|Type Name:||STONEWARE, WHITE SALT GLAZED|
Thin, light grey or white, vitreous, dense stoneware paste.
Salt-glazed surface, producing a glossy, white fine “orange peel” finish.
When decorated, techniques include press molding, slip casting, engine turning, and incising. These were sometimes combined with overglaze painting and transfer printed designs.
Early examples (before 1720) have grayer paste and are dipped into a thin white slip before firing, producing a slight division between glaze and body, and a diminution in orange peel finish. Dipped mugs often have a brown rim edge.
After ca. 1740, molded plate rims in standardized patterns were introduced. Motifs include "dot, diaper and basket" (specimen #’s 100, 103, 105, 107-109) , "bead and reel"(#’s 101, 111), and "barley" (#’s 102,113,114).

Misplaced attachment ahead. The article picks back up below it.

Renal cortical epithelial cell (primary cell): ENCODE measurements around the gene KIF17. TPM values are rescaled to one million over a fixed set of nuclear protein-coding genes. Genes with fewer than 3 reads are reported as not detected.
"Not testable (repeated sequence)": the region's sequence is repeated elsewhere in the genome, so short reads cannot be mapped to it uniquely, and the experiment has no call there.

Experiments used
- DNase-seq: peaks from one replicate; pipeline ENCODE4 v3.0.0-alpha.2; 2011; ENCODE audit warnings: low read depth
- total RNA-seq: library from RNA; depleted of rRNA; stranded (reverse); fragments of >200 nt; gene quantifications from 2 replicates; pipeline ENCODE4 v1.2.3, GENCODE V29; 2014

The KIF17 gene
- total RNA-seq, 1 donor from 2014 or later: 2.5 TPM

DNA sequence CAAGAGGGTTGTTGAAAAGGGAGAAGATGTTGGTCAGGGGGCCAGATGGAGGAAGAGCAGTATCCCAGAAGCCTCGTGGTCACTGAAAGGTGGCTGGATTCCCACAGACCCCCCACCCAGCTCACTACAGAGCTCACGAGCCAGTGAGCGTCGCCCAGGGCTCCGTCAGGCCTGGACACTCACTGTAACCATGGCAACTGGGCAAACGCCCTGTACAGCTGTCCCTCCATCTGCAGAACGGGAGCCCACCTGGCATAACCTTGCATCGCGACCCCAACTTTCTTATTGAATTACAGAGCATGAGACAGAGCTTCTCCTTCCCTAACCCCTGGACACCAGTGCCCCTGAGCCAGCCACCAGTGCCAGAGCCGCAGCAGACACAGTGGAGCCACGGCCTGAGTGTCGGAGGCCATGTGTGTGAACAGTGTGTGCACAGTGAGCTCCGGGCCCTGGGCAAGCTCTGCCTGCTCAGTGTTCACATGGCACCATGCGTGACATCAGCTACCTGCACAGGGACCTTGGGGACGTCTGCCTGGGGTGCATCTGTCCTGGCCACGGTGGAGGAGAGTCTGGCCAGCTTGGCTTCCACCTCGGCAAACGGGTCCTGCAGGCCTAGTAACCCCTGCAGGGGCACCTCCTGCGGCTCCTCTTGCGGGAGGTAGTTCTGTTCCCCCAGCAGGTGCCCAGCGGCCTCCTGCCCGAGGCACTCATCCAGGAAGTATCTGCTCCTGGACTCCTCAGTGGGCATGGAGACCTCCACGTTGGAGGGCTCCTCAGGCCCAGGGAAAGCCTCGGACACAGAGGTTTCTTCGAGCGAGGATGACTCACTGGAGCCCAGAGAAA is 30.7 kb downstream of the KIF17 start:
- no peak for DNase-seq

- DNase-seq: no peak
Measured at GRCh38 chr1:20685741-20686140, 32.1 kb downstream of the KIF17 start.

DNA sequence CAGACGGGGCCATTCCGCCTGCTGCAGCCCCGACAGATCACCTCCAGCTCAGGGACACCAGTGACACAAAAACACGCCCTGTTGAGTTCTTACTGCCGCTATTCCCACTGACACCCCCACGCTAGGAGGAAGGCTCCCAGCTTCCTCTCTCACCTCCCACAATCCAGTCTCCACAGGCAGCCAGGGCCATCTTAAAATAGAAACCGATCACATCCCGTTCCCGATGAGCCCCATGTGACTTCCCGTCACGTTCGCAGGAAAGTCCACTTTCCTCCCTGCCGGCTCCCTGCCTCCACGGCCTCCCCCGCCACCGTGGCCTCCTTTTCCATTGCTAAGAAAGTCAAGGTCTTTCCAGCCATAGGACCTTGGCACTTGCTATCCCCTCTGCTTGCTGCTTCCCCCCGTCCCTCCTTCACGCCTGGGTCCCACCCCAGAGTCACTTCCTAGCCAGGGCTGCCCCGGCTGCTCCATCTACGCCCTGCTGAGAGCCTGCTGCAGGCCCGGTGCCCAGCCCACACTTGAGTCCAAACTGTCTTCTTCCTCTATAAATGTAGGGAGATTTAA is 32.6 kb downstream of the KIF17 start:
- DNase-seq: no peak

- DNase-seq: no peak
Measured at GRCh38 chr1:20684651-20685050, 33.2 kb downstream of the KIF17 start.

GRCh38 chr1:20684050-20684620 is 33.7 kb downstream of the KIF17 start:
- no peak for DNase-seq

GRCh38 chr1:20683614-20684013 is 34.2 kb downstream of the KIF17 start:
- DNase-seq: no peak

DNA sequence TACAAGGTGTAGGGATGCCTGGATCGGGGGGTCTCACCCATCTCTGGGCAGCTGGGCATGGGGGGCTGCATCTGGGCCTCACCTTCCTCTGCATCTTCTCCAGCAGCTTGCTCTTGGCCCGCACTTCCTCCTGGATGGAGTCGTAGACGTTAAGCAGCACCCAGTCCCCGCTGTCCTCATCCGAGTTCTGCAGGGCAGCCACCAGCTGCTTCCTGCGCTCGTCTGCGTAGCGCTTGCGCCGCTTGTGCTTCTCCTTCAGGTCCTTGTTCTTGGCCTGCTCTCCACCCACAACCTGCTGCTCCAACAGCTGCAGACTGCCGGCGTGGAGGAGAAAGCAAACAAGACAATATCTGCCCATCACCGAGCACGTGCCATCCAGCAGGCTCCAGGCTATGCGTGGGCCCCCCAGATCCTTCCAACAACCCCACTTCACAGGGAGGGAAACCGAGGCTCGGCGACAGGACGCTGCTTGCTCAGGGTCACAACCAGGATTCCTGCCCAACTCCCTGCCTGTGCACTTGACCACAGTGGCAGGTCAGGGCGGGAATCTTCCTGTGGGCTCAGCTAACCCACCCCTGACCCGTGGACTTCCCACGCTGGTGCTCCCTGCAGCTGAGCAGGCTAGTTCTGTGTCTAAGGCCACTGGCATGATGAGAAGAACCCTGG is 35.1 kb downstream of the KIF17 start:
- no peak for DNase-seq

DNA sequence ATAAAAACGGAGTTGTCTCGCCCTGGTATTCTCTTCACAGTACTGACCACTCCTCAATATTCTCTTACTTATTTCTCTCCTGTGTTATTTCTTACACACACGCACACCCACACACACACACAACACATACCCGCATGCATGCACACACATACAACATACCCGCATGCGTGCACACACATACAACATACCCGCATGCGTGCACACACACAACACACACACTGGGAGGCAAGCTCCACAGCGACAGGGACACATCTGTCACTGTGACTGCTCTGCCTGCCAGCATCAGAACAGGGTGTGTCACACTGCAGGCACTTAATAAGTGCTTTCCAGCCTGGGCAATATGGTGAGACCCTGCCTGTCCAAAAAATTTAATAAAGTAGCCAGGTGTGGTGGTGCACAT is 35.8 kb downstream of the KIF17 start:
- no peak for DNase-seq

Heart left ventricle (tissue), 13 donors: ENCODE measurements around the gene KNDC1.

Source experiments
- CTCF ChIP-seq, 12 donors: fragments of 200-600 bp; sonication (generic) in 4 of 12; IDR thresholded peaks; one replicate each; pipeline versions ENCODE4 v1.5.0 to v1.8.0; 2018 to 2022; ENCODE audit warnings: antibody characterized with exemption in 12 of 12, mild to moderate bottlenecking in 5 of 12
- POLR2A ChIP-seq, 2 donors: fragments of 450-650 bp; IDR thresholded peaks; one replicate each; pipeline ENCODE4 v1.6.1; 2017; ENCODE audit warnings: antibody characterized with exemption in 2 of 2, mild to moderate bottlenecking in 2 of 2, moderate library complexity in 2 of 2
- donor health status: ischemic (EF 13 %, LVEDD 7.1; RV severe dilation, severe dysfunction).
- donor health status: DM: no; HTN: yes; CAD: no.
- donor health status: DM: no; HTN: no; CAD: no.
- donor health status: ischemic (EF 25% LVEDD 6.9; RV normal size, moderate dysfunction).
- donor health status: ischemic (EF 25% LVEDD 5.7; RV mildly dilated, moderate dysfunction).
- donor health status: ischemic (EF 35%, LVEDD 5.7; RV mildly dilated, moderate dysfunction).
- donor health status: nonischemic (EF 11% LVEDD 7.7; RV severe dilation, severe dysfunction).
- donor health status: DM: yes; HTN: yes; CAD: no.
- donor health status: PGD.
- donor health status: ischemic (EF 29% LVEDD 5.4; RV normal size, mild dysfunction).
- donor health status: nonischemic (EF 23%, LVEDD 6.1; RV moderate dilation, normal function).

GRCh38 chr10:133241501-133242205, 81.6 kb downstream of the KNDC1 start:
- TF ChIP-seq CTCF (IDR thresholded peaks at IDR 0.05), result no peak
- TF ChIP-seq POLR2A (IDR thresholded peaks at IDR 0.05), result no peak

|Comments:||Although early, brown edged dipped white salt-glazed pieces stayed in production through much of the 18th century. Molded plate rim motifs after 1740 included "dot, diaper and basket" (specimen #’s 100, 103, 105, 107-109), "bead and reel"(#’s 101, 111), and "barley" (#’s 102,113,114). White salt-glazed stoneware tablewares were gradually superceded by refined earthenwares after ca. 1760.|
|Published Definitions:||http://www.jefpat.org/diagnostic/Historic_Ceramic_Web_Page/Historic_Main.htm; Noel Hume 1970, 2001|